from random import random def bernoulli(num_draws, p): draws =  for i in range(num_draws): draws.append(int(random() > p)) return p
But wait, what are the semantics of
Is it the probability of obtaining class 1, or class 0?
The behaviour isn't documented in the class,
so let's add some of it in.
from random import random def bernoulli(num_draws: int, p: float) -> List[int]: """ Return a sequence of Bernoulli draws. :param p: The probability of obtaining class 0. :num_draws: The number of Bernoulli draws to make. Should be greater than zero. :returns: A list of 1s and 0s. """ draws =  for i in range(num_draws): draws.append(int(random() > p)) return draws
Now, we can do a few things with this implementation. Firstly, we can write a test for it. For example, we can assert that numbers drawn from the Bernoulli are within the correct support:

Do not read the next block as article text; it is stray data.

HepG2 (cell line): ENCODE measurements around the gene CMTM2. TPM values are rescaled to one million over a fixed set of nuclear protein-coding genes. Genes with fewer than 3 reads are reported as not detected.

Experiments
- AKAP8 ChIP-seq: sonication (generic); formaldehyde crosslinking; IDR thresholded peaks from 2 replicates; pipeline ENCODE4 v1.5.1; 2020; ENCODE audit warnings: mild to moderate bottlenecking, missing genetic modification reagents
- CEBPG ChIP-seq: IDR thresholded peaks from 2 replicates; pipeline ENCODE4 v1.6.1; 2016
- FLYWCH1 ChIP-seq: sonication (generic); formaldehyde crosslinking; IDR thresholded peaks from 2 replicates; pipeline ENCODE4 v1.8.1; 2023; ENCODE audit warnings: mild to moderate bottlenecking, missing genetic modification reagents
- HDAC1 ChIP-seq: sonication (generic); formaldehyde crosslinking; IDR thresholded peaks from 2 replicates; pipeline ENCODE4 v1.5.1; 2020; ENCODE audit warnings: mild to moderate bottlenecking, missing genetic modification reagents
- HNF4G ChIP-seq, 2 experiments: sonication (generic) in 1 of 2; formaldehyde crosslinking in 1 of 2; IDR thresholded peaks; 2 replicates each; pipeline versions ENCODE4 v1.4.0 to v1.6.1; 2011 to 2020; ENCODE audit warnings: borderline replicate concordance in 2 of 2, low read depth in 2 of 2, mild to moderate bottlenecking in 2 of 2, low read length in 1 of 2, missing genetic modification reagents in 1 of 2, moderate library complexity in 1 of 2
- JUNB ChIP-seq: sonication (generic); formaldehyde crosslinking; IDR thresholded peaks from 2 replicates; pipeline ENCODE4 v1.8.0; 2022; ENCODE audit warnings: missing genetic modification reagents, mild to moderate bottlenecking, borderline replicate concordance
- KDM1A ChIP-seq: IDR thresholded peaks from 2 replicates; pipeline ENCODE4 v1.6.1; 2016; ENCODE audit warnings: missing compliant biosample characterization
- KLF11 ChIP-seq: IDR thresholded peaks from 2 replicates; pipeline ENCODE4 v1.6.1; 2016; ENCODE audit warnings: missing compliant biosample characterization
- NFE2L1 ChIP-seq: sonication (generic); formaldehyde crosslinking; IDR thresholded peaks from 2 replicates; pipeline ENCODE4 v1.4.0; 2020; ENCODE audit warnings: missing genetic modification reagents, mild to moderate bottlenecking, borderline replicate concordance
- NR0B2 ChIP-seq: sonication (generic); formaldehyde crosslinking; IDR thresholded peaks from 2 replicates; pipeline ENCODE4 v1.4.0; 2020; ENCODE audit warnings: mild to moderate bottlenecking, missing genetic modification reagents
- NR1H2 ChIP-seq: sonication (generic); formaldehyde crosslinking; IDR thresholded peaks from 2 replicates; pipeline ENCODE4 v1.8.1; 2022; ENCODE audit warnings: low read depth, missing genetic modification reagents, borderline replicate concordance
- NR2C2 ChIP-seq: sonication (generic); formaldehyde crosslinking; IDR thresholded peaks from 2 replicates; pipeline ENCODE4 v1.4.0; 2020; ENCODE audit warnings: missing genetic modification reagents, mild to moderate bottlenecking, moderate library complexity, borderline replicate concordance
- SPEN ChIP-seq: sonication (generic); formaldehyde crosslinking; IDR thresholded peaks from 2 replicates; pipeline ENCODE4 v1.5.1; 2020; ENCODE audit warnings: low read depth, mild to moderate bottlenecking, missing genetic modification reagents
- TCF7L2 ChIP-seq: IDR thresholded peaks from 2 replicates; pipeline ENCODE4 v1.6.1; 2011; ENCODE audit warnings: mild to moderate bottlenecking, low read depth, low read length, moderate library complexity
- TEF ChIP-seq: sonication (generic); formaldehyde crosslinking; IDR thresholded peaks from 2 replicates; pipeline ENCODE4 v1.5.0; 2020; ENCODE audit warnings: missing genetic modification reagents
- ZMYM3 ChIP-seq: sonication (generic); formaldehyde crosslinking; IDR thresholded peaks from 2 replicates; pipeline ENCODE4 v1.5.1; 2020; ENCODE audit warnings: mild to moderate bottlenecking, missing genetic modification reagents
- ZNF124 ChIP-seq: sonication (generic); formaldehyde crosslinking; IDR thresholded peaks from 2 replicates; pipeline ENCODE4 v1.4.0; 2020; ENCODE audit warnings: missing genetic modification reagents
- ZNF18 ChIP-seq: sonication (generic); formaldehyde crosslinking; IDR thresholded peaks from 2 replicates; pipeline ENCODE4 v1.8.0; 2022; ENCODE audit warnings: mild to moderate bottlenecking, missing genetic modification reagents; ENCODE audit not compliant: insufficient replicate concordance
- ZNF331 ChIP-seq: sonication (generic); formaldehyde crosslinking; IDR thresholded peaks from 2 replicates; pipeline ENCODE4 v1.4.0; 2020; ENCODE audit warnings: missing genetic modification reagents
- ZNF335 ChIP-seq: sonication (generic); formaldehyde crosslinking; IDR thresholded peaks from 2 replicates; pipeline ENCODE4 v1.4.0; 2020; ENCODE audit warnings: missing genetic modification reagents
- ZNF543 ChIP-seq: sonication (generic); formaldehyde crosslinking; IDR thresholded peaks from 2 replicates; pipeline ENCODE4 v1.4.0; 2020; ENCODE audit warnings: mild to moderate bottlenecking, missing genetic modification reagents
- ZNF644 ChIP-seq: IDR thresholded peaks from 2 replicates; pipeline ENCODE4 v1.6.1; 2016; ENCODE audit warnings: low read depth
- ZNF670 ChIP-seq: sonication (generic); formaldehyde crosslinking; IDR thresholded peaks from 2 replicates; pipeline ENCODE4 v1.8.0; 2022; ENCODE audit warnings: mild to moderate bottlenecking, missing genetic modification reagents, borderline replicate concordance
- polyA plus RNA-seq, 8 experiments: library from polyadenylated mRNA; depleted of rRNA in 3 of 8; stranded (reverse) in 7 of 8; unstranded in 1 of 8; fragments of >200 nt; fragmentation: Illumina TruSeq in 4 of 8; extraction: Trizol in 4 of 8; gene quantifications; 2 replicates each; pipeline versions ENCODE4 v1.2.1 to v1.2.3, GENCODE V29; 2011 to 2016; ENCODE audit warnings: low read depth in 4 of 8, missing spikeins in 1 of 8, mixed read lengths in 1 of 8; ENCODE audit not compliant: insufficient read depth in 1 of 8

def test_bernoulli(): draws = bernoulli(10, 0.3) assert set(draws).issubset([1, 0])
Secondly, we can compose it in bigger programs, such as a Binomial generator:
def binomial(num_draws: int, n: int, p: float) -> List[int]: draws =  for i in range(num_draws): num_ones = n - sum(bernoulli(n, p)) draws.append(num_ones) return draws
Please excuse my lack of docstrings for a moment!
This is all good and such, but there is another thing we need to consider. A random number generator exists logically as a sub-category of things that a probability distribution can do. There are other things that we do with probability distributions, such as evaluating data against a probability distribution's density/mass function. After all, generating numbers isn't necessarily the only action we want to take with a probability distribution.